Latin America

Inter-American Convention on the Prevention, Punishment and Eradication of Violence Against Women “Convention of Belem do Para”. Organization of American States. 1969. Publisher's VersionAbstract

http://www.oas.org/juridico/english/treaties/a-61.html

The Inter-American Convention on the Prevention, Punishment, and Eradication of Violence against Women, known as the Convention of Belém do Pará (where it was adopted in 1994), defines violence against women, establishes that women have the right to live a life free of violence and that violence against women constitutes a violation of human rights and fundamental freedoms. 

It calls for the first time for the establishment of mechanisms for protecting and defending women's rights as essential to combating the phenomenon of violence against women's physical, sexual, and psychological integrity, whether in the public or the private sphere, and for asserting those rights within society.

American Declaration of the Rights & Duties of Man. Organization of American States. 1948. Publisher's VersionAbstract

http://www.cidh.oas.org/Basicos/English/Basic2.american%20Declaration.htm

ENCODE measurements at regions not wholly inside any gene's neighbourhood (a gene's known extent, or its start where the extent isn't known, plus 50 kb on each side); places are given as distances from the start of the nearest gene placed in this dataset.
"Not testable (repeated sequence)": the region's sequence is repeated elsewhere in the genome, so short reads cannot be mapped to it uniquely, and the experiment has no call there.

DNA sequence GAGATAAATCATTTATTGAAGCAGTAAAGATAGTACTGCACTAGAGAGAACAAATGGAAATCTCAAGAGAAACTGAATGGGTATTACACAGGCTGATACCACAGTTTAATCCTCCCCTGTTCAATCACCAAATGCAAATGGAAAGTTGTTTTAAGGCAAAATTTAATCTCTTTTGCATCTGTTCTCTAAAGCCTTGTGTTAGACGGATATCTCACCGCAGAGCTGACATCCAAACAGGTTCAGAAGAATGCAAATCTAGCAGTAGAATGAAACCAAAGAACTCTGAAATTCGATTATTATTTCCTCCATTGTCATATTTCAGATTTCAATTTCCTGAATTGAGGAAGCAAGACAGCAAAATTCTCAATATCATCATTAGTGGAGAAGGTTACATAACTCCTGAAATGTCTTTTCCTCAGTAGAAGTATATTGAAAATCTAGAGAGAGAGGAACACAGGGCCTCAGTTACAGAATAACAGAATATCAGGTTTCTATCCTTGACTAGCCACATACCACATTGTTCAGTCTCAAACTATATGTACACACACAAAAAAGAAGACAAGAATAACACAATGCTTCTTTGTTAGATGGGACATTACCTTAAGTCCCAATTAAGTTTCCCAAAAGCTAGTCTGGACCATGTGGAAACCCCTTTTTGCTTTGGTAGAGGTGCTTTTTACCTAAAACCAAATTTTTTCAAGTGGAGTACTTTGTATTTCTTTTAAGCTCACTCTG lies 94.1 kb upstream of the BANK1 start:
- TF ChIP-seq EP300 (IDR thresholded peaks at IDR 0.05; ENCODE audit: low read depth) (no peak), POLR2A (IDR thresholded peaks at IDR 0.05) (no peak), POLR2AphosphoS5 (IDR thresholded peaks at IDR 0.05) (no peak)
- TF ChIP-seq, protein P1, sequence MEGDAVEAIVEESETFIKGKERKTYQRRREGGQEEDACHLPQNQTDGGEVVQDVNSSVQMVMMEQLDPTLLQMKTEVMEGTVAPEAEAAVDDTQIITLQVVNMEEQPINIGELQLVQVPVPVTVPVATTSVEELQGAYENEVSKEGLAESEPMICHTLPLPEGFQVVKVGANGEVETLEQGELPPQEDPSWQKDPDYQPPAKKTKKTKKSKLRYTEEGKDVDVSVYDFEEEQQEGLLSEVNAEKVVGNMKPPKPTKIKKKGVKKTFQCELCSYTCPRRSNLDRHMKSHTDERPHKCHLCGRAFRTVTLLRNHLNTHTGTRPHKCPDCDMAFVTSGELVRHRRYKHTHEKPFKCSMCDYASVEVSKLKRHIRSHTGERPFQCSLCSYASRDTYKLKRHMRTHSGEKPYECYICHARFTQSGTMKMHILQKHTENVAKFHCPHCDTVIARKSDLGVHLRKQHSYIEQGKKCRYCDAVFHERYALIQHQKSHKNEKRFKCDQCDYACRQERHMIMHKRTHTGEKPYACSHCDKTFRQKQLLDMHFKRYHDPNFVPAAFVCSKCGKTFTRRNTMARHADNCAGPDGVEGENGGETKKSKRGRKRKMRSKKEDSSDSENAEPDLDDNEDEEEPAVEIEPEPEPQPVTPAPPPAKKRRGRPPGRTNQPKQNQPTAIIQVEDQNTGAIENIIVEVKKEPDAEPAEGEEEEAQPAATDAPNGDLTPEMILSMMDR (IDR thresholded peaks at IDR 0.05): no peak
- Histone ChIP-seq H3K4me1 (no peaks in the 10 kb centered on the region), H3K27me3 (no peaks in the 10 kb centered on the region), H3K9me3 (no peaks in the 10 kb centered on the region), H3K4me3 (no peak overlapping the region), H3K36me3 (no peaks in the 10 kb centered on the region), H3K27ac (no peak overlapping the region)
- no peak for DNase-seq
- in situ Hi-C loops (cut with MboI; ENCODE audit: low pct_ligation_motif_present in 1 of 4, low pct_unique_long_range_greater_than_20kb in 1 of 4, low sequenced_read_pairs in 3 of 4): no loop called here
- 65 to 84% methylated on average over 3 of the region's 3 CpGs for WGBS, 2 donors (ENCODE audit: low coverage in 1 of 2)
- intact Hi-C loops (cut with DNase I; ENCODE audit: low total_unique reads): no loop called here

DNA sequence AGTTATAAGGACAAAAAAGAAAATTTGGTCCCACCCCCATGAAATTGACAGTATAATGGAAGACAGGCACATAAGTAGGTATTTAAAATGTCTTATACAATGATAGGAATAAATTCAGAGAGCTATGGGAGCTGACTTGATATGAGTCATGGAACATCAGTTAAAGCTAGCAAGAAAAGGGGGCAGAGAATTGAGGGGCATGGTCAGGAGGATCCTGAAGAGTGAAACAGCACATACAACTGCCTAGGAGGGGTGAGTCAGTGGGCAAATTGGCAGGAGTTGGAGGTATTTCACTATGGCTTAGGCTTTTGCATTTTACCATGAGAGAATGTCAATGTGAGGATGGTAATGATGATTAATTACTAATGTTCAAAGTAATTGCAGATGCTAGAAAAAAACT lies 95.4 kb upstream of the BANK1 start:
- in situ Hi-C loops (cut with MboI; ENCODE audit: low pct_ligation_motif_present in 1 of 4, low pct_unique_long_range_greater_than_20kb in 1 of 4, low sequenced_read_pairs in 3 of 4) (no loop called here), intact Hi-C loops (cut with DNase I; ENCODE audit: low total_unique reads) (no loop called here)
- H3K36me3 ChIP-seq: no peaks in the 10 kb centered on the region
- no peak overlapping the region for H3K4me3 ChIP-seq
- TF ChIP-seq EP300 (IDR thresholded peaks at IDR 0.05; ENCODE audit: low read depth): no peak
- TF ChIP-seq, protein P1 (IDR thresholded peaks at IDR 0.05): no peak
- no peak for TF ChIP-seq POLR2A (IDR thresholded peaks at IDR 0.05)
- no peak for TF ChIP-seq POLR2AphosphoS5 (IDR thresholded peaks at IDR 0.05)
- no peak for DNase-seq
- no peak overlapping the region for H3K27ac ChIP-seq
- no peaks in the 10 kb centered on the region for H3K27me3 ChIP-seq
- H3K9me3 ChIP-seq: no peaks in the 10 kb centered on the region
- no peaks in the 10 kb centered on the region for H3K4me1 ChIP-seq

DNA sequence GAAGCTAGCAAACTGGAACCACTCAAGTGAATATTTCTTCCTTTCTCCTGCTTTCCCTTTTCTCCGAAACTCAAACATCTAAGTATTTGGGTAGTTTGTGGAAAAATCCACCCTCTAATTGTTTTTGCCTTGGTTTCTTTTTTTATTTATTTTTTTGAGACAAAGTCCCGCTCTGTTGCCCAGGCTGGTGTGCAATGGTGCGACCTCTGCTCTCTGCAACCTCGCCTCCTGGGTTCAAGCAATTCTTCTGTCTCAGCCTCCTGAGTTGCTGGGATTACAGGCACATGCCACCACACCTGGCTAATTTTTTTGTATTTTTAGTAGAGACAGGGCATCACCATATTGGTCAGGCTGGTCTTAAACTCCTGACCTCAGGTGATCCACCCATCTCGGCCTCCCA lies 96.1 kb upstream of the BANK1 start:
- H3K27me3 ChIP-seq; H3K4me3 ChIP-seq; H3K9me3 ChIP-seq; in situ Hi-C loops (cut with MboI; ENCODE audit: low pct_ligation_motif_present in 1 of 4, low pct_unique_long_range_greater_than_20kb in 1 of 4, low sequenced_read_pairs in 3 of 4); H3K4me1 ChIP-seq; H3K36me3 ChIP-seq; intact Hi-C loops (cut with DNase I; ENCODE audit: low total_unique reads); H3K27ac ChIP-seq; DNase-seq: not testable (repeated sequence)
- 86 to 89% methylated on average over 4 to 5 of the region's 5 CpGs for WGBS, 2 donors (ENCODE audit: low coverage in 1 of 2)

The American Declaration is the first general international human rights instrument. Approximately eight months following its adoption, the United Nations adopted the Universal Declaration of Human Rights. The American Declaration establishes that "the essential rights of man are not derived from the fact that he is a national of a certain state, but are based upon attributes of his human personality."  Accordingly, the States of the Americas recognize that when the state legislates in this area, it does not create or grant rights, but rather recognizes rights that exist independent of the formation of the State. Both the Commission and the Court have established that despite having been adopted as a declaration and not as a treaty, today the American Declaration constitutes a source of international obligations for the Member States of the OAS.

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